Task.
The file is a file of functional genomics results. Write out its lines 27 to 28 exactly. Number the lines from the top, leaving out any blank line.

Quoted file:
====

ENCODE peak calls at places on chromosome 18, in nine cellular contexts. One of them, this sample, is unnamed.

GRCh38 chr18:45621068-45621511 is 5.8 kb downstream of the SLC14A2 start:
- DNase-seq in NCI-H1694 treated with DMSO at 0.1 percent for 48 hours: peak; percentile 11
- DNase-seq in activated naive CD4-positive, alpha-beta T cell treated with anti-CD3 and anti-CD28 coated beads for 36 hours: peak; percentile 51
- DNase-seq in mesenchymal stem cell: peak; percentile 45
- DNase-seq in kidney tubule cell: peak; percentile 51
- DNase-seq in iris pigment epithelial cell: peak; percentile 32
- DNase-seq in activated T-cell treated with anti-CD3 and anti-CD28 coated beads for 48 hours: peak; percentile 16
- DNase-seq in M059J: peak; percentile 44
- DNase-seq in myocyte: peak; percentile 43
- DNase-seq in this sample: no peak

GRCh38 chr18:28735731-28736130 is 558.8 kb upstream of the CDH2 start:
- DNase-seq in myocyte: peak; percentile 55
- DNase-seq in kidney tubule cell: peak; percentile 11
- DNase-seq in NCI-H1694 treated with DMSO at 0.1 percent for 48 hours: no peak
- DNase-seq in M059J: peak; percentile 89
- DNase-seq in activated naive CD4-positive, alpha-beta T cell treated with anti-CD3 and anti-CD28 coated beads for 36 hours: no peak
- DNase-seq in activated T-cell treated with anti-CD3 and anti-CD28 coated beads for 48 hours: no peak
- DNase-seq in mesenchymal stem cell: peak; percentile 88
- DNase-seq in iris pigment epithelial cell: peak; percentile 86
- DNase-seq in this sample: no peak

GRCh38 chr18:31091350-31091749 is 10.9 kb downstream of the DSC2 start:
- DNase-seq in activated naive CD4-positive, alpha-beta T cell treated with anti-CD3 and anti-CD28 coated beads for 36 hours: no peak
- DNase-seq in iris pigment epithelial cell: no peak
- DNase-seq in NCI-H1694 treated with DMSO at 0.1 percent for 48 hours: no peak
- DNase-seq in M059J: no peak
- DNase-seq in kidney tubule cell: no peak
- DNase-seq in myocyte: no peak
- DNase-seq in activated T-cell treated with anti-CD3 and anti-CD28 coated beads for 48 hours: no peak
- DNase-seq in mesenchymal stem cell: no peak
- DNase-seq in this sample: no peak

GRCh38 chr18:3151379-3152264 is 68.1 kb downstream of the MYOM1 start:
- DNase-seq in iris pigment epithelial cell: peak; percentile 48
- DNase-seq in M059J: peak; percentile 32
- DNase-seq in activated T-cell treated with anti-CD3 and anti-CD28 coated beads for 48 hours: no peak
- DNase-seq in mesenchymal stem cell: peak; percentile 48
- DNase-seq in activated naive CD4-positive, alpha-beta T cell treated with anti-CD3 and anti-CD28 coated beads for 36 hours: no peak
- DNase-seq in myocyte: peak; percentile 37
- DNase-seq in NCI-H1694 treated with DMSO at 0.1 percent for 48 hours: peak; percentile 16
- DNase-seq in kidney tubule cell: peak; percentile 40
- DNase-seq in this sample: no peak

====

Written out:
- DNase-seq in kidney tubule cell: no peak
- DNase-seq in myocyte: no peak